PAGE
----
“If the US really wants to talk it is necessary first to stop without conditions the bombing and all other acts of war against the DRV.”—Message to Kissinger through the French intermediary, Marcovich. (memo, Read/Kissinger Telecons 8 p.m., 10/4/67, #18a, “Vietnam, Pennsylvania,” Vietnam Country File, NSF, Box 140.)
“Presencia, October 9, reports capture “Che” Guevara. Guerrillas reported lost three dead and two seriously wounded and captured, including “Che” in six hour firefight on October 8 with unit of 2nd Rangers, seven kilometers north of Higuera.”—Memo, Rostow to LBJ, 10/9/67, #102, “Bolivia, Volume 4,” Country File, NSF, Box 8, LBJ Presidential Library.
“Monday, Sept. 25, 1967. Last night was one of those bleak nights when the shadows take over. We both woke up about 3:30 AM and talked and talked and talked about when and how to make the statement that Lyndon is not going to be a candidate again.”—Lady Bird Johnson, A White House Diary, New York: Dell Books, 1971, pg 627.
September 16, 1967. Marcovich and Aubrac deliver the US response to the previous communication from Hanoi on September 11th. The response had actually been ready since September 13th, but Kissinger had been holding onto the message in hopes of delivering it to Mai Van Bo, the Delegate General and Commercial Representative in France of the Democratic Republic of Vietnam, personally.
The message reiterates the message from August 25th and claims that the US proposal did not contain conditions and that the US has since ceased the bombing of Hanoi, while waiting for a response from the DRV. In addition, the message leaves the proposal from August 25th open.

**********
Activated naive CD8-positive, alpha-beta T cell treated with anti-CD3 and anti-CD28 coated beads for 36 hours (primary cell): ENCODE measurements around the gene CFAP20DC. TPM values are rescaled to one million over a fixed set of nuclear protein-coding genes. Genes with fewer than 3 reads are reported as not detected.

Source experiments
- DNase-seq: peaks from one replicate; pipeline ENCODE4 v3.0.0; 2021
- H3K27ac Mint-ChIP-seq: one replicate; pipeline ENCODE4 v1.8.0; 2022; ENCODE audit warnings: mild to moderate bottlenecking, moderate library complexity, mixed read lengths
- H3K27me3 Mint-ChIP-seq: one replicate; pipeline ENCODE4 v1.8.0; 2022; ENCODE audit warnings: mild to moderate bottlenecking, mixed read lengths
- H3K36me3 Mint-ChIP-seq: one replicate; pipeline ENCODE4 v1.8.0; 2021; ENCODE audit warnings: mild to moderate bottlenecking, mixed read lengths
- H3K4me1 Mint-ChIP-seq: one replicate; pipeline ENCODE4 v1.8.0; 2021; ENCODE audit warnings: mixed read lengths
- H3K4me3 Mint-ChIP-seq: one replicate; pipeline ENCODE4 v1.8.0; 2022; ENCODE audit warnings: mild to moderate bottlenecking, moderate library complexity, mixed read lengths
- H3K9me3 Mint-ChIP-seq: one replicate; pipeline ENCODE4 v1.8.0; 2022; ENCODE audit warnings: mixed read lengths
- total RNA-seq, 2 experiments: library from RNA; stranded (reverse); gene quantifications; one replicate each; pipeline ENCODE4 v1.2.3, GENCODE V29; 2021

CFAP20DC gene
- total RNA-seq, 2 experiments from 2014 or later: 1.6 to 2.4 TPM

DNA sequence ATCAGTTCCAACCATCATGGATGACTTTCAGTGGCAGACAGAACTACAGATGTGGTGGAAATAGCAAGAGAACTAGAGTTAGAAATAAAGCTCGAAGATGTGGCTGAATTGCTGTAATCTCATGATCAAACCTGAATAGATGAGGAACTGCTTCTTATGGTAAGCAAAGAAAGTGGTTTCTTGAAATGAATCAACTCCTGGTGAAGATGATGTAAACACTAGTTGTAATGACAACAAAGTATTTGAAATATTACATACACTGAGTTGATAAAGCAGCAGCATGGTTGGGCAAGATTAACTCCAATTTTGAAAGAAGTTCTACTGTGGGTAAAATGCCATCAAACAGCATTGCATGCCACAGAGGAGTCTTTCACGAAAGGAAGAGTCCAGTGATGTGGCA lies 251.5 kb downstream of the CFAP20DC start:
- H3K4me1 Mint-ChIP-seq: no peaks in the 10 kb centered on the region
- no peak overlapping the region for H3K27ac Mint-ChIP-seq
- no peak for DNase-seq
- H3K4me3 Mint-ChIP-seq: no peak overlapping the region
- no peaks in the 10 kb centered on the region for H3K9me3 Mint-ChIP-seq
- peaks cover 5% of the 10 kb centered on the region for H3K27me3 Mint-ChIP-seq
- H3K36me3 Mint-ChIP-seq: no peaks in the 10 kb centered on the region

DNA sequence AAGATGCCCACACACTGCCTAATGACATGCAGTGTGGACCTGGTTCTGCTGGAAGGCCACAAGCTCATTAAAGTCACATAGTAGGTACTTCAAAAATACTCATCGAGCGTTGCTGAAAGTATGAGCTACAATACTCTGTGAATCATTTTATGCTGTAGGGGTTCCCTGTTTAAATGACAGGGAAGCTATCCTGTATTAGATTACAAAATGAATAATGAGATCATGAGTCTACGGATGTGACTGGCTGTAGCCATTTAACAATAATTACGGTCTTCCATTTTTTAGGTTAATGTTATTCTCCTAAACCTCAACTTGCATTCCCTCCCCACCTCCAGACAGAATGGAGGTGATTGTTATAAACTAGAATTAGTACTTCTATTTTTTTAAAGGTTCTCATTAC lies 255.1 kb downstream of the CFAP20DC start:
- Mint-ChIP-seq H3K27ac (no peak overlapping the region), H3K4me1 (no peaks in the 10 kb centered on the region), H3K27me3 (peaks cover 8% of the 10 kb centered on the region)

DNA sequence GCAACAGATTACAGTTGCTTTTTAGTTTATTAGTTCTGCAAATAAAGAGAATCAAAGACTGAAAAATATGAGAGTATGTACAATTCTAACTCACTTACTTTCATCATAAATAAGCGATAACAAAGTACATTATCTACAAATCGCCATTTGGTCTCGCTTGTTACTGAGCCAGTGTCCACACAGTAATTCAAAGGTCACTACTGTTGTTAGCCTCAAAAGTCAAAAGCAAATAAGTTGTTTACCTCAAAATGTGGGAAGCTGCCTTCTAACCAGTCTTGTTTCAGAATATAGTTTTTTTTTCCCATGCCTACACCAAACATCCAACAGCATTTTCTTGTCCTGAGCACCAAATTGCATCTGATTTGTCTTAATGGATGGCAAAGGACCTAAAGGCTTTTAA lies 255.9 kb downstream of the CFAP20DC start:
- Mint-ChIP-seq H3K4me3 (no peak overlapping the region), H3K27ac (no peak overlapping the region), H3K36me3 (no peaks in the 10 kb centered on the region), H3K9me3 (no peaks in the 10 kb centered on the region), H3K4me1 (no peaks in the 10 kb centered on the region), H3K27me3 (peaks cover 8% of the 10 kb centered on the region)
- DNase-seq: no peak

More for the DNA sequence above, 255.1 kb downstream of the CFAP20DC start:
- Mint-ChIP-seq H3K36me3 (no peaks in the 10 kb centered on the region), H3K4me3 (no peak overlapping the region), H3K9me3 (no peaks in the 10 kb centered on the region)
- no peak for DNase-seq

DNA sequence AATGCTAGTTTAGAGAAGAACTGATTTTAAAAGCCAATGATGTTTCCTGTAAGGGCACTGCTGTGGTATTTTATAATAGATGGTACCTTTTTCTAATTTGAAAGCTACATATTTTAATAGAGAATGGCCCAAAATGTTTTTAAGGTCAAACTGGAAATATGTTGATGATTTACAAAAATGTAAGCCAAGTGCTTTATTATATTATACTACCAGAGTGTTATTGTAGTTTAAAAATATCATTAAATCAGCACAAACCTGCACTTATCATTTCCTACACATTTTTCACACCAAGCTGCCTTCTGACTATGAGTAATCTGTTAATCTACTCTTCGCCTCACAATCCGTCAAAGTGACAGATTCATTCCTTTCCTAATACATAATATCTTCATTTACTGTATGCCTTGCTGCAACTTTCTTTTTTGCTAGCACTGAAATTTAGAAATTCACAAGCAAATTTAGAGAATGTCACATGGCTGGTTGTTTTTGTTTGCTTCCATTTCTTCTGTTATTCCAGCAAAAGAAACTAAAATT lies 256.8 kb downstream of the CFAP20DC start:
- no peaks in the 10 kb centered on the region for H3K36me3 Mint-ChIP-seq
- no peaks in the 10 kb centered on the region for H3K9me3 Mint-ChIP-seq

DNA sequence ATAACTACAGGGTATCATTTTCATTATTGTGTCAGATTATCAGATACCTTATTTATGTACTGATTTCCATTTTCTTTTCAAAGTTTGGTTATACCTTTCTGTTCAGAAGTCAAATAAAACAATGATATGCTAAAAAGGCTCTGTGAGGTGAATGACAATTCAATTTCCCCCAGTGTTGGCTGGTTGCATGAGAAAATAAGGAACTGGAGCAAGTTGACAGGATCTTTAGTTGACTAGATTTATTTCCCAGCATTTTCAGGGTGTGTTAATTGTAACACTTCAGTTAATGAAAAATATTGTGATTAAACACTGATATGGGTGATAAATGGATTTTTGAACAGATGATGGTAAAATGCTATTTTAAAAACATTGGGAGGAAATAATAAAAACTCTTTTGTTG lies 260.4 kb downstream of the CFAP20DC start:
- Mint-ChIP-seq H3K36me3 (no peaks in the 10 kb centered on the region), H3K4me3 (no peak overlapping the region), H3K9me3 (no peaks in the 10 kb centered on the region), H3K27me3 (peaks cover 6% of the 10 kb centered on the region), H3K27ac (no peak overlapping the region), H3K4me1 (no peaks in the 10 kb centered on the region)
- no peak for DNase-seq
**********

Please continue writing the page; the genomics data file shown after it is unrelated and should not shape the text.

—Read a draft of the text of the September 13th message here.
Q. Mr. President, there seems to be, at least in public, some dispute going on within the administration on bombing policy in North Vietnam, with Secretary McNamara’s representatives taking one position and the military another…
THE PRESIDENT. The President is the Commander in Chief under the Constitution. His principal deputy in military matters is the Secretary of Defense. The Joint Chiefs are his military advisers.
The Joint Chiefs are a group of very able men. They are the finest in character and the best trained soldiers and sailors that we have. Their judgment is requested and respected, and certainly always carefully considered.
No two men ever see everything alike. Throughout our history there have been differences among Army leaders and naval leaders, between members of the Joint Chiefs and the civilians, between the civilians and the Congress. That is really the strength of our system….
Very frequently you find that men of strong minds do not always agree. When they do, you have to consider their individual viewpoints and then act in the way you think is in the best interest of the Nation. That is what we have done.
But six out of every seven targets recommended have been authorized. As of now, I think that we are operating effectively, efficiently, and in the national interest.
Q. Has Secretary McNamara recommended to you that the rate of bombing in the North be reduced?
THE PRESIDENT. The recommendations that we get from time to time are to authorize specific targets. When those meetings conclude, the Secretary of State, the Secretary of Defense, and the President have as of now been in agreement with each other.
On September 12, 1967, Director of Central Intelligence Richard Helms submitted to President Johnson a report ….[that] dealt with the impact of the failure to sustain the non-Communist state in South Vietnam. This failure would not come as a result of a complete military and political collapse of the U.S. effort in Vietnam, but would evolve from the likely compromise solution that would result from a peace settlement negotiated within a relatively brief period of time and to the advantage of the Vietnamese Communists.
The risks of an unfavorable outcome in Vietnam were considerable. The authors of the report described the permanent damage that would result to the United States in the international arena, the internal dissension that would follow, and the destabilization that would arise in other areas of Southeast Asia.
They mitigated their conclusions, however, by suggesting that “such risks are probably more limited and controllable than most previous argument has indicated.”